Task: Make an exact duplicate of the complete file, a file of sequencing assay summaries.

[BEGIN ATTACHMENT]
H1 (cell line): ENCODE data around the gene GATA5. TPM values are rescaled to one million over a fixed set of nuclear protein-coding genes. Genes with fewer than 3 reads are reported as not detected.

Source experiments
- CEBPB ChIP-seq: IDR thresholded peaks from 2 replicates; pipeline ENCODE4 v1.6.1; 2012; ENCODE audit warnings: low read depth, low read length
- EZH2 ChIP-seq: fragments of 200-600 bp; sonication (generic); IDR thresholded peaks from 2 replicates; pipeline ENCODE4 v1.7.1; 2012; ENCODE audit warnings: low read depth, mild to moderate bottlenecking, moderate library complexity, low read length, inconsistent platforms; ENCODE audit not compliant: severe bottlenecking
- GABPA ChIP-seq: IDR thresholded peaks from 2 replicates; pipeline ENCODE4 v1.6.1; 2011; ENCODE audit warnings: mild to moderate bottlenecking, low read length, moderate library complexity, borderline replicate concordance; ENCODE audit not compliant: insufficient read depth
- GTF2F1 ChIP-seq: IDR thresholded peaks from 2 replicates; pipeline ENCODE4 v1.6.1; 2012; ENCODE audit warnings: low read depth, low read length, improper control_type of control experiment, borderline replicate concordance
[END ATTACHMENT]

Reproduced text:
H1 (cell line): ENCODE data around the gene GATA5. TPM values are rescaled to one million over a fixed set of nuclear protein-coding genes. Genes with fewer than 3 reads are reported as not detected.

Source experiments
- CEBPB ChIP-seq: IDR thresholded peaks from 2 replicates; pipeline ENCODE4 v1.6.1; 2012; ENCODE audit warnings: low read depth, low read length
- EZH2 ChIP-seq: fragments of 200-600 bp; sonication (generic); IDR thresholded peaks from 2 replicates; pipeline ENCODE4 v1.7.1; 2012; ENCODE audit warnings: low read depth, mild to moderate bottlenecking, moderate library complexity, low read length, inconsistent platforms; ENCODE audit not compliant: severe bottlenecking
- GABPA ChIP-seq: IDR thresholded peaks from 2 replicates; pipeline ENCODE4 v1.6.1; 2011; ENCODE audit warnings: mild to moderate bottlenecking, low read length, moderate library complexity, borderline replicate concordance; ENCODE audit not compliant: insufficient read depth
- GTF2F1 ChIP-seq: IDR thresholded peaks from 2 replicates; pipeline ENCODE4 v1.6.1; 2012; ENCODE audit warnings: low read depth, low read length, improper control_type of control experiment, borderline replicate concordance